A window into the past
Trees – a window to the past
The secondary stems and roots of land plants lay down wood continuously, producing reinforced roots, powerful trunks and resilient limbs that can survive for millennia. A strong central cylinder of wood is characterised by growth rings. Genetics and environment control wood growth and thereby confer the physical and aesthetic qualities of each individual timber. But wood is slow to degrade so growth rings also tell us much about the past.
Dendrochronology [dendron (tree); khronos (time)] is the art of interpreting tree rings to date wood tissues and document past events (see What do tree rings tell us?). This is possible because trees increase their girth by continually adding new cells to their outer circumference. The oldest wood is thus deep within the centre of each axis, sometimes rotten and weak.
What tissues are found in tree stems - Wood is comprised of several cell types, most notably secondary xylem vessels and tracheids that conduct water and minerals from roots to leaves. The tough polymer lignin is a key strengthening compound in all wood. The outer layers, collectively termed the bark, are even more complex, containing phloem elements responsible for conducting organic molecules and minerals to growing tissues such as the roots.
Where do these tissues arise from? Specialised cambial cells divide to generate many cell types - we have little idea how these ‘stem cells’ are programmed. The vascular cambium lies between the bark and the wood. New daughter cells arise radially outwards to produce bark, while cells on the inner side of the vascular cambium produce new wood. Within the bark, some species produce cork arising from a cork cambium. Cork is common in deciduous species from high latitudes.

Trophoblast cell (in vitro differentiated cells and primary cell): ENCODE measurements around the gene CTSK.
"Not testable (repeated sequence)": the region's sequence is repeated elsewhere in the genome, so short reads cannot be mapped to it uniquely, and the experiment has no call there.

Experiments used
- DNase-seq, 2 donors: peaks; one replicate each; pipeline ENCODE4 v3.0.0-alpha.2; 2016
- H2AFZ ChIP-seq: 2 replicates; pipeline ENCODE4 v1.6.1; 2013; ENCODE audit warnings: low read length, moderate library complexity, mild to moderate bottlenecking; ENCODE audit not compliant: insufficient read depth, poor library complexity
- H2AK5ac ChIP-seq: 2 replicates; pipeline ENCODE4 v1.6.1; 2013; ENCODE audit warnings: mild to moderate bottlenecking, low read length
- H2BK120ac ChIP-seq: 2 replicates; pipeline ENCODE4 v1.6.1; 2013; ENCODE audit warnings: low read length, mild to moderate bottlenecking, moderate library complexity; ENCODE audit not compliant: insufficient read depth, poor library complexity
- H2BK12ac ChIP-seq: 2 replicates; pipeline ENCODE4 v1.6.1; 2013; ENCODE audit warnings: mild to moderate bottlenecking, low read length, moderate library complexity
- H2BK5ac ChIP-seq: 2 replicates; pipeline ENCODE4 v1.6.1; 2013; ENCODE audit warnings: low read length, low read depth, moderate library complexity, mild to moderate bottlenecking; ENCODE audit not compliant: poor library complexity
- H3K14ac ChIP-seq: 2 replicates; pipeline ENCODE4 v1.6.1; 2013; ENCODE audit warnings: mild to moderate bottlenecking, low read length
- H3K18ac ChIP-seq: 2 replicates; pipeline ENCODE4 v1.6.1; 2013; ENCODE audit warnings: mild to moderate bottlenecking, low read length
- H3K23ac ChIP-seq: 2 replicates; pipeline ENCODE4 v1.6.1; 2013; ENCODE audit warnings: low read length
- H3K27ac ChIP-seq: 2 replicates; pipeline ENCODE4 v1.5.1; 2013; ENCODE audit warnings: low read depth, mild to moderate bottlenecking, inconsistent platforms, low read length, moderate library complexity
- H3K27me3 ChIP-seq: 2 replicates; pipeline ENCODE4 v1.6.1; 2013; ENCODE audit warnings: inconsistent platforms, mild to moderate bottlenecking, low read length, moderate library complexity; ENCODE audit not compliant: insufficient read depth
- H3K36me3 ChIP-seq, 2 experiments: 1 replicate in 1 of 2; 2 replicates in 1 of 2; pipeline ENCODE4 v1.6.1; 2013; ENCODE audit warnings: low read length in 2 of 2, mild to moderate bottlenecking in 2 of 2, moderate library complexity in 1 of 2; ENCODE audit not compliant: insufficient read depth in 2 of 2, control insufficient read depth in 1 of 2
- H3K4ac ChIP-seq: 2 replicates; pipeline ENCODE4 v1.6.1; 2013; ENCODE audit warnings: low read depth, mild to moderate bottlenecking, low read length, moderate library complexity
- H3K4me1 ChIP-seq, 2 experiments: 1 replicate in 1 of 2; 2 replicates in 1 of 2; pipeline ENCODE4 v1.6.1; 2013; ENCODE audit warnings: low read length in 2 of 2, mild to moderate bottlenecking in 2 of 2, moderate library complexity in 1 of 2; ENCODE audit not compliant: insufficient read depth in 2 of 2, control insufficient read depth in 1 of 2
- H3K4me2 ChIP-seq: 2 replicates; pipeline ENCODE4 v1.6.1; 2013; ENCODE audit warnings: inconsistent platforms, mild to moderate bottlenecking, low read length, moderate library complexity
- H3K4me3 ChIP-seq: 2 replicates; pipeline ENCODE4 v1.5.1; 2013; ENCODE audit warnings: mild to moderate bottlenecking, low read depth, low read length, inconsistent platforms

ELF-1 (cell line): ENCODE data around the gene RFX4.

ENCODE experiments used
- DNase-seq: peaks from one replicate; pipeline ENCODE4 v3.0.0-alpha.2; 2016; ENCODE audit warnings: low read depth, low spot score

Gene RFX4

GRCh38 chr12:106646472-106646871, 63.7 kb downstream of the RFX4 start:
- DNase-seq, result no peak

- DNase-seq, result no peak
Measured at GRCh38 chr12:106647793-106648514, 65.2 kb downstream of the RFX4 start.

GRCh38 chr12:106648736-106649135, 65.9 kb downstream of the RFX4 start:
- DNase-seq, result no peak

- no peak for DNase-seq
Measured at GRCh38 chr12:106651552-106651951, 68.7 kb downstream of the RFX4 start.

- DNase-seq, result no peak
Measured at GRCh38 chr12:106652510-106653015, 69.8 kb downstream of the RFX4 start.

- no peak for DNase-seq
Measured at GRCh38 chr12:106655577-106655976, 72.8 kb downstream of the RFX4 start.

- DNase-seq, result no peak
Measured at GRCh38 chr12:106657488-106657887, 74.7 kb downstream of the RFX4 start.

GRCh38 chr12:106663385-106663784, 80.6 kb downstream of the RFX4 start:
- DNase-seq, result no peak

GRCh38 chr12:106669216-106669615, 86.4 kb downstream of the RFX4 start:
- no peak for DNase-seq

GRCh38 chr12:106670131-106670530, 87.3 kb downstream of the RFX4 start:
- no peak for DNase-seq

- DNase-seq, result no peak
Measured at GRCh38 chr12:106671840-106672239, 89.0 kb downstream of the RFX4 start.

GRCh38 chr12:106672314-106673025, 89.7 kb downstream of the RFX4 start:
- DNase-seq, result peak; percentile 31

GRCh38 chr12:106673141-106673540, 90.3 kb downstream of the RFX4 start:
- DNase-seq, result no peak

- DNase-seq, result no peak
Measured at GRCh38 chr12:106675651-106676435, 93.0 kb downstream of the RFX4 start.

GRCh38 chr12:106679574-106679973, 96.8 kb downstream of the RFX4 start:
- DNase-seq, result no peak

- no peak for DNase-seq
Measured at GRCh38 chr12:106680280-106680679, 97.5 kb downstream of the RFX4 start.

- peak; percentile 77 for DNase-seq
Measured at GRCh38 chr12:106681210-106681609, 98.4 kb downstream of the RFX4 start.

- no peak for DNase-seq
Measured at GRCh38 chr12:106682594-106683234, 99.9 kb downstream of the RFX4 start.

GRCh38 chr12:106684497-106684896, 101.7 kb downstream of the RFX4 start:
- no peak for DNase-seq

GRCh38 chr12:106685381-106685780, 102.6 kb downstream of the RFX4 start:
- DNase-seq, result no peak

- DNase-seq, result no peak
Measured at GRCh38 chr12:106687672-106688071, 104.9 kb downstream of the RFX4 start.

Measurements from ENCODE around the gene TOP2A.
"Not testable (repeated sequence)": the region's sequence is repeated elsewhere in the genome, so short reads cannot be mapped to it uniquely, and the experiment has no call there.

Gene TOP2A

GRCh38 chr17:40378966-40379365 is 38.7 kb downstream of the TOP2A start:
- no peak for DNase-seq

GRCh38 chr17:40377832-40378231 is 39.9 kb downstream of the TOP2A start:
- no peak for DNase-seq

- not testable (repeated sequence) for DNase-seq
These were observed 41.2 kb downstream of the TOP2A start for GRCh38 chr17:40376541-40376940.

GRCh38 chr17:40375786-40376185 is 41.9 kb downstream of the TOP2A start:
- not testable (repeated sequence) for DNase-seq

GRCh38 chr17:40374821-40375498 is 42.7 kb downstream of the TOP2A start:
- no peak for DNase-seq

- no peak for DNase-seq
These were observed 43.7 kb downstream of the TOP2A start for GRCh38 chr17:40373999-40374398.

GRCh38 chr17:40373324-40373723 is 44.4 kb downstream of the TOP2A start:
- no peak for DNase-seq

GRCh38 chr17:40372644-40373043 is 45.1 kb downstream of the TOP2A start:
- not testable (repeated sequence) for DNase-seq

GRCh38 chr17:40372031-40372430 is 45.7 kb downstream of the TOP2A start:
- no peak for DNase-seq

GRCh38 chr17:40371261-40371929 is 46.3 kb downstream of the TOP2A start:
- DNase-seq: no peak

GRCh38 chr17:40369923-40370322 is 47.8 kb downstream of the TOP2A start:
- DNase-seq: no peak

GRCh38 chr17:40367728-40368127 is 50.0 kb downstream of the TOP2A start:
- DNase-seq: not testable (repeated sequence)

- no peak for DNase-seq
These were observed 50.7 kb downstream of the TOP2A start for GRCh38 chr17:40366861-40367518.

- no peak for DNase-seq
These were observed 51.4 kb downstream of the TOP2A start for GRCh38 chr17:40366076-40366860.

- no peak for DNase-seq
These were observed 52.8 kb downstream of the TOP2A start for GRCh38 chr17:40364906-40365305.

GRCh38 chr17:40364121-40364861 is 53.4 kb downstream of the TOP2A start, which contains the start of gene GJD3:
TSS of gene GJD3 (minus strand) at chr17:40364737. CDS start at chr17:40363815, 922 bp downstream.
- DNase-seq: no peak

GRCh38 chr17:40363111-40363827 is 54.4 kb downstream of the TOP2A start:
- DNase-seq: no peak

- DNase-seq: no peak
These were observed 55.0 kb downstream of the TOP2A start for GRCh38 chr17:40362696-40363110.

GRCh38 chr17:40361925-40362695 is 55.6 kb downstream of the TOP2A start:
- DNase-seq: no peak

Seasonal growth patterns - In spring, xylem vessels and tracheids are relatively large and thin walled, surrounded by paler wood termed early wood. Later in the summer, cells become narrower with thick dark walls that give the distinctive wood rings you see in all these samples – we term this latewood. In cool temperate climates, wood rings are distinctive and one is laid down each year whereas in the hot savanna and arid zones, rainfall can be erratic, leading to new rings mainly in the wet years. Because seasonal conditions influence tree growth rates, a permanent record is captured in the appearance and chemical composition of growth rings.